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Royal Navy Neutralizes WWII Bomb Near Gas Pipeline

gas

By Royal Navy News 2017-11-17 16:06:40

A Royal Navy minehunter has destroyed a 500-pound wartime bomb that was dredged up and then dropped next to a major North Sea gas pipeline. HMS Cattistock and a team of expert Royal Navy divers raced to the location 50 miles off the coast of Norfolk after a Dutch trawlerman hauled the air-dropped Second World War device onto the deck of his vessel. The trawlerman gently lowered the device back down to the sea bed before reporting his discovery to authorities, but the bomb landed dangerously close to a major North Sea gas pipe.

On arrival, the Royal Navy divers lifted the device from the sea bed, towed it for one mile, and then detonated it with an explosive charge. Fortunately due to its age, the bomb was discovered to be inert and no longer a threat.

“The proximity of the bomb to the gas pipeline clearly presented a significant risk but we were able to deal with the situation quickly,” said Petty Officer (Diver) Lee Sullivan, from the Royal Navy’s Portsmouth-based Southern Diving Unit 2. “We safely removed the bomb from the pipeline area, and then carried out a controlled demolition. Fortunately the bomb turned out to be inert, meaning it wouldn’t have posed a danger but there was no way of knowing this until we destroyed it.”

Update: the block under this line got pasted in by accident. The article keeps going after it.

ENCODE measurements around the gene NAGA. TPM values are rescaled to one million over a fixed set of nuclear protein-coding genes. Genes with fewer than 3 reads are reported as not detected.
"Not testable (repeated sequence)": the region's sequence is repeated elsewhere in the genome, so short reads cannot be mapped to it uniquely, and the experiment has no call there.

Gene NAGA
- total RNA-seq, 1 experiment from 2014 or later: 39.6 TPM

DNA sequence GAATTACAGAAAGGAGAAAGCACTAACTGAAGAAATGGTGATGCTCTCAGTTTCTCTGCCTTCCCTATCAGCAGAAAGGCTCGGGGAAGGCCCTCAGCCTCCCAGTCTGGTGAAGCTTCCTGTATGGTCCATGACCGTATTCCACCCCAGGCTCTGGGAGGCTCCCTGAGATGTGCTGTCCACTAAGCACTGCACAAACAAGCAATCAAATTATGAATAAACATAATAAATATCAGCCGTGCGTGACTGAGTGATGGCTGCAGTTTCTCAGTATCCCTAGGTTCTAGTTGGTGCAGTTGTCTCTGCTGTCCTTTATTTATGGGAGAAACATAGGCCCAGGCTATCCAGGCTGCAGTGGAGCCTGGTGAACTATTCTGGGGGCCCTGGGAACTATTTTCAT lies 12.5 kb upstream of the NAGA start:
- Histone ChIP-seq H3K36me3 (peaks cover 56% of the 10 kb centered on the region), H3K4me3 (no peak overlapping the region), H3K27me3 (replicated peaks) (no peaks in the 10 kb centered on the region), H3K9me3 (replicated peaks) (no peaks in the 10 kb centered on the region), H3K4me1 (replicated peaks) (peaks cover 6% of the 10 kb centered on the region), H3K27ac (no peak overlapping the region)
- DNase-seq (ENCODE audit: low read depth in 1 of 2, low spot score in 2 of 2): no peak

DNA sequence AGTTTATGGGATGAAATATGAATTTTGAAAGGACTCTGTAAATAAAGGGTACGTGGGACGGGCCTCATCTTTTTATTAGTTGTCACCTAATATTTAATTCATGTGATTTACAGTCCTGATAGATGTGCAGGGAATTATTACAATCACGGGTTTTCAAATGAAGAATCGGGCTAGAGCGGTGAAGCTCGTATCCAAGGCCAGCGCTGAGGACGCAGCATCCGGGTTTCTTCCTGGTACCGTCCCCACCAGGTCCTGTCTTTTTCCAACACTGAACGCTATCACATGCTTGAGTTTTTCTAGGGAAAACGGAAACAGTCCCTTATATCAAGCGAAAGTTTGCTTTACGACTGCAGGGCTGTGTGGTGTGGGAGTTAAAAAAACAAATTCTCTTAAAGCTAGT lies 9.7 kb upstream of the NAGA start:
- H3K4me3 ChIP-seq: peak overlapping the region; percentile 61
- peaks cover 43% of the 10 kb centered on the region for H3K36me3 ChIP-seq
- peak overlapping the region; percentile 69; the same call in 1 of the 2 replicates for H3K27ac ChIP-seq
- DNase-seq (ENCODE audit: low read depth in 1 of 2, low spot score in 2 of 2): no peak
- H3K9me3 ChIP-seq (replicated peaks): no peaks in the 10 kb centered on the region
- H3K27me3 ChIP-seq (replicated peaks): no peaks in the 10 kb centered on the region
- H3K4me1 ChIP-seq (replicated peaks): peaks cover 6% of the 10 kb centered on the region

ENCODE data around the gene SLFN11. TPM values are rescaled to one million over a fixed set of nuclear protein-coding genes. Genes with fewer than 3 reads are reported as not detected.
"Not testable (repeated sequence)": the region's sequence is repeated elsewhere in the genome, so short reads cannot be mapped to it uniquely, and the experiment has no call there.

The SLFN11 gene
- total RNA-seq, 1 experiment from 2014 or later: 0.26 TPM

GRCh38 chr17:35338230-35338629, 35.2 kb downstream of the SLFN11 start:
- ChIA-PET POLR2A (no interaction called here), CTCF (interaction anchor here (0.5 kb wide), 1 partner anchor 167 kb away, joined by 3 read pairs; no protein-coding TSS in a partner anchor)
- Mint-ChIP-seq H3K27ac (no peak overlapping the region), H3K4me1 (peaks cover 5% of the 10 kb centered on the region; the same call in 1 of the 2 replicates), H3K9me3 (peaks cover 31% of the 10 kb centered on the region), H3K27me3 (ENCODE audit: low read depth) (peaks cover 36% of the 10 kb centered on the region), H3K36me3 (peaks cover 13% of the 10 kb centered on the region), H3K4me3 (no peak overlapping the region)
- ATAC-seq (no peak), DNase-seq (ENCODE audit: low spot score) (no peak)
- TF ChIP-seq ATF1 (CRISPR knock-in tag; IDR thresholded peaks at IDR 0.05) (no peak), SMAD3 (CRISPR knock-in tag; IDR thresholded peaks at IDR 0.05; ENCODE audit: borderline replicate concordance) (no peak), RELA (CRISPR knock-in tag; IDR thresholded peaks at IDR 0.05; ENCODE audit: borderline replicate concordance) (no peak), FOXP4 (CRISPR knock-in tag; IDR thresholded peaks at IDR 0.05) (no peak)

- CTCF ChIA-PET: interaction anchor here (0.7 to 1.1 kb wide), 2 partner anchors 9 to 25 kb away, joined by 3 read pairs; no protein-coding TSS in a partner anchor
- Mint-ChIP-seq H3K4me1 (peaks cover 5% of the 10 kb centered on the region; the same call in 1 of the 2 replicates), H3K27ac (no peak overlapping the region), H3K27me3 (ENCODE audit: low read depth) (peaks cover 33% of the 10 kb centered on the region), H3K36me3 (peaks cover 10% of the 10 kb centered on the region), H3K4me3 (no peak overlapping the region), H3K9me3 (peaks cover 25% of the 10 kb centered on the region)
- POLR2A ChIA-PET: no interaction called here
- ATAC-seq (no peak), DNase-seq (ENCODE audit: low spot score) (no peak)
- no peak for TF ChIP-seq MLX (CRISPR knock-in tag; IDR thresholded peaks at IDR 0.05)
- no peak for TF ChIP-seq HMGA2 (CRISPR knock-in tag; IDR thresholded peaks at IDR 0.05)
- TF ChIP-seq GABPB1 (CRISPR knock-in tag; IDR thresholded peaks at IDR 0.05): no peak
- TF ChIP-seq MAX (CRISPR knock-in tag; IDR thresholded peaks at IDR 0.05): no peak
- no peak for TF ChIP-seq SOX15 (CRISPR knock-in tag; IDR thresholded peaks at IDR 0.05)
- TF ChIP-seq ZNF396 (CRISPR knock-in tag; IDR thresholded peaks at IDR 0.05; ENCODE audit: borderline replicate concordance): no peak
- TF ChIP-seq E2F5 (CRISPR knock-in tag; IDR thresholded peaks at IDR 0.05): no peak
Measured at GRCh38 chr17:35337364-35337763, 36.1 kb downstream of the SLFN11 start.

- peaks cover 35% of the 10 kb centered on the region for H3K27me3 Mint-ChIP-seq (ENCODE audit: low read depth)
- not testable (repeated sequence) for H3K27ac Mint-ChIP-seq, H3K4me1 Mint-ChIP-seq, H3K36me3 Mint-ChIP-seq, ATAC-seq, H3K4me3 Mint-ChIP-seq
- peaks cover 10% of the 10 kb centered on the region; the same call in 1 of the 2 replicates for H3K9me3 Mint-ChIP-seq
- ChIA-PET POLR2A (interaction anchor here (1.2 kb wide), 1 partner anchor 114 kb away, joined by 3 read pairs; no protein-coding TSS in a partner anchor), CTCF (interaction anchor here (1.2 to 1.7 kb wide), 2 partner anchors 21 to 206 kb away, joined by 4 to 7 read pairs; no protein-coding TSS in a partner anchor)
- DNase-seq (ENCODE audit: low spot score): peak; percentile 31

HMS Cattistock arrived on scene within 24 hours of the call and swiftly located the bomb using the ship’s remotely operated vehicle. The embarked bomb disposal divers went down to assess the device on Wednesday and confirmed it was an air-dropped 500 pound bomb, likely to have been dropped by Germans in the Second World War. It was lying 200 feet from the pipeline.

Constrained by the tide, the bomb disposal team attached a lifting device to the bomb on Thursday afternoon to safely remove it from the sea bed and tow it a safe area one mile away from the pipe. After lowering the device and removing the lifting cradle, a final dive was conducted to place an explosive charge on the bomb. After detonating the charge and destroying the bomb, it was found to be chemically inactive.

HMS Cattistock, one of the Royal Navy’s Hunt-class minehunters, has been in service since 1982. She has a glass-reinforced plastic hull which makes her less noticeable to lurking dangers in minefields. Southern Diving Unit 2, based in Portsmouth, is part of the Royal Navy’s Fleet Diving Squadron and is responsible for explosive ordnance disposal at sea around the British Isles.

This article appears courtesy of Royal Navy News, and it may be found in its original form here

The opinions expressed herein are the author's and not necessarily those of The Maritime Executive.